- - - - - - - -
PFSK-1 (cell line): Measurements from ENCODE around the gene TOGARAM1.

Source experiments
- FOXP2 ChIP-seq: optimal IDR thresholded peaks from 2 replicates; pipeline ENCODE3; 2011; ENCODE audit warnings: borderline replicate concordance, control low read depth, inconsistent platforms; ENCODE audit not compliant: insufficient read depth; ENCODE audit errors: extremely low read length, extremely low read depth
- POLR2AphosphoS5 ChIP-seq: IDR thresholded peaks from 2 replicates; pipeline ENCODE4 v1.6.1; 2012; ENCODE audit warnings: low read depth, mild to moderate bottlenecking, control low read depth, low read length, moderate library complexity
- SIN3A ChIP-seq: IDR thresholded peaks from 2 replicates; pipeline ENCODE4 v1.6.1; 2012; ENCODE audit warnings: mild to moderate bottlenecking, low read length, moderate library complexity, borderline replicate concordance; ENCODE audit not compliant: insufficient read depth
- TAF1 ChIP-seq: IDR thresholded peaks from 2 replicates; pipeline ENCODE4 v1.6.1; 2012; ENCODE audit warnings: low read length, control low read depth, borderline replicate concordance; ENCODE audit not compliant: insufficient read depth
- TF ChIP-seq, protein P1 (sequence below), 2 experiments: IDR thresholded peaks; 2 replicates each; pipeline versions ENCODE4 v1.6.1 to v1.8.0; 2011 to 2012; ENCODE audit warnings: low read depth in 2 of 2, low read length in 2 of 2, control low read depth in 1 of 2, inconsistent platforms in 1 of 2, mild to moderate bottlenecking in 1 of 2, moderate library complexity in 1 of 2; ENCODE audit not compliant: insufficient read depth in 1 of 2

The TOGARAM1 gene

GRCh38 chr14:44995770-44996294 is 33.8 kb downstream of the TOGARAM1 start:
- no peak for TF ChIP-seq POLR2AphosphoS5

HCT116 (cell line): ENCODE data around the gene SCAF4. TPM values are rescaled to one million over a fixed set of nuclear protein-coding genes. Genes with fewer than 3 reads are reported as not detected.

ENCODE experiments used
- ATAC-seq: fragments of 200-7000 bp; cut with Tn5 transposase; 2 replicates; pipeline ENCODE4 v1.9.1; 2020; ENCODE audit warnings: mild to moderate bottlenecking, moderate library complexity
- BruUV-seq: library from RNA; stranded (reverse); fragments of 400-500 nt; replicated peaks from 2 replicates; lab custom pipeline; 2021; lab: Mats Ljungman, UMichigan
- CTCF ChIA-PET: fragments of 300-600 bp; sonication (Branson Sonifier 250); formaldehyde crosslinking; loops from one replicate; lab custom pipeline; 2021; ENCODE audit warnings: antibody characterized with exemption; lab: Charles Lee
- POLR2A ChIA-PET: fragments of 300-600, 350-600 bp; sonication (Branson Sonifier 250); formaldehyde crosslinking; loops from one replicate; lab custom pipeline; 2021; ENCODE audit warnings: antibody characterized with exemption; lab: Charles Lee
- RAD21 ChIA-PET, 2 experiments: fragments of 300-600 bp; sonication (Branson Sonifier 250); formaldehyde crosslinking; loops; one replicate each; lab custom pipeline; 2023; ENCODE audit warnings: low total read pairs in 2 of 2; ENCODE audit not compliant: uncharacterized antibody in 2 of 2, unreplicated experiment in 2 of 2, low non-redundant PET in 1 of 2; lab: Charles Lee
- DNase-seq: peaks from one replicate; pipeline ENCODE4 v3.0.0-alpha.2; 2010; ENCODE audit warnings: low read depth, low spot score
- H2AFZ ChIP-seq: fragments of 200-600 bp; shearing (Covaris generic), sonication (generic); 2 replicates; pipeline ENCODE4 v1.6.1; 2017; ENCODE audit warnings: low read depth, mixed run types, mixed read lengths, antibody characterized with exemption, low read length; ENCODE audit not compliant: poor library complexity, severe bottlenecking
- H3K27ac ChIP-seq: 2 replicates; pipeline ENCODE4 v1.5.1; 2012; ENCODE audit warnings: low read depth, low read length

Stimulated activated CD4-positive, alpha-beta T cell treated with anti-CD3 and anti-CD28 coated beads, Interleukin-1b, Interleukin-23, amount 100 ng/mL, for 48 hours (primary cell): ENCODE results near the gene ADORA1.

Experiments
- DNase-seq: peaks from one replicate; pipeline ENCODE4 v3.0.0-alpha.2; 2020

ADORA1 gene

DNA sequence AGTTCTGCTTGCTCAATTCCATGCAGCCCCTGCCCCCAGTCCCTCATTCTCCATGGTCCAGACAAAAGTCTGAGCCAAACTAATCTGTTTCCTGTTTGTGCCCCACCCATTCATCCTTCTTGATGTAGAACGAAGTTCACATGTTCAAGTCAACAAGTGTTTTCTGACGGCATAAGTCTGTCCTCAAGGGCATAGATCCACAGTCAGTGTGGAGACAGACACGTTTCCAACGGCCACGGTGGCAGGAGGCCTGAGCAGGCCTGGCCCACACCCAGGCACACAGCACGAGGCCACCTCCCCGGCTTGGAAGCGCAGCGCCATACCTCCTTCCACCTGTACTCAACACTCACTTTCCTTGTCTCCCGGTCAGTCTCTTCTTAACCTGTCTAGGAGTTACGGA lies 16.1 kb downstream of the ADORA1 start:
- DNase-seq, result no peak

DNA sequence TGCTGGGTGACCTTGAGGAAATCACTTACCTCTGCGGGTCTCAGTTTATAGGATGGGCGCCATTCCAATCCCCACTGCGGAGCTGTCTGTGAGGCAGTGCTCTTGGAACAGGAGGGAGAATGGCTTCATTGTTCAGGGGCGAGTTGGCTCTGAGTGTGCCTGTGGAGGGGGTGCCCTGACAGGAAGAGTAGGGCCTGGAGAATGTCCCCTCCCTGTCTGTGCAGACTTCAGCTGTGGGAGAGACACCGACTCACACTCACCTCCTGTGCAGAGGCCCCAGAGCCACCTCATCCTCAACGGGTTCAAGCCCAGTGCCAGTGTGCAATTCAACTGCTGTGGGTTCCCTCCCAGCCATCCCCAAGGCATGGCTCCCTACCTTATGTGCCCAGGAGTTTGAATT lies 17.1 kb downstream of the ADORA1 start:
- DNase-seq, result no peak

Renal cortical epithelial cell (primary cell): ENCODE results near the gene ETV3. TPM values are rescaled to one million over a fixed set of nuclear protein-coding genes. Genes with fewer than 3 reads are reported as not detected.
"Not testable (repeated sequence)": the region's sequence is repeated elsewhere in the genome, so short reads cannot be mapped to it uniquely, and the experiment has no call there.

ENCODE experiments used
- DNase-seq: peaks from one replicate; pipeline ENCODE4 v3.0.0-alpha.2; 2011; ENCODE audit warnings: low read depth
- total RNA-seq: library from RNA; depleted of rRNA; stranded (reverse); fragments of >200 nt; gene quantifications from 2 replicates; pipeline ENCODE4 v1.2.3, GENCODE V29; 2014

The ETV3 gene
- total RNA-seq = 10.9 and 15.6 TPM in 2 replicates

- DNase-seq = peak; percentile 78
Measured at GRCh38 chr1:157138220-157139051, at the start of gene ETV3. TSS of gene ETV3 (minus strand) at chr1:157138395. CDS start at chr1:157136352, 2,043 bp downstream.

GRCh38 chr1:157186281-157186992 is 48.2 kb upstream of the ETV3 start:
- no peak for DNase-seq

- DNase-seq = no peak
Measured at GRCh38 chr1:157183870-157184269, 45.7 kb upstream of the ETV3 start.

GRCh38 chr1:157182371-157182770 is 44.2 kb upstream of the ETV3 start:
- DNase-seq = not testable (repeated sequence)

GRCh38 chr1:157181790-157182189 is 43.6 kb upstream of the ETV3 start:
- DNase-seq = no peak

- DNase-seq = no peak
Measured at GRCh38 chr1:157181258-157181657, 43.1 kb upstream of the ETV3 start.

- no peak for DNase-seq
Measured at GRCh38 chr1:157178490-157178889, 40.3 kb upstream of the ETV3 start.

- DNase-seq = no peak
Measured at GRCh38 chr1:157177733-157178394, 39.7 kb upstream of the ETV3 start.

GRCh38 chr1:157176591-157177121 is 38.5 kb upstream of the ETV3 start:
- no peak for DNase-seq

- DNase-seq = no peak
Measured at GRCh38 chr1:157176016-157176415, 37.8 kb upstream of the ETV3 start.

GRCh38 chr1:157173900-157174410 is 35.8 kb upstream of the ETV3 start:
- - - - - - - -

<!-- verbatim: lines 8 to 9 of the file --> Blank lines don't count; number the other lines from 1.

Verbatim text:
The TOGARAM1 gene

GRCh38 chr14:44995770-44996294 is 33.8 kb downstream of the TOGARAM1 start: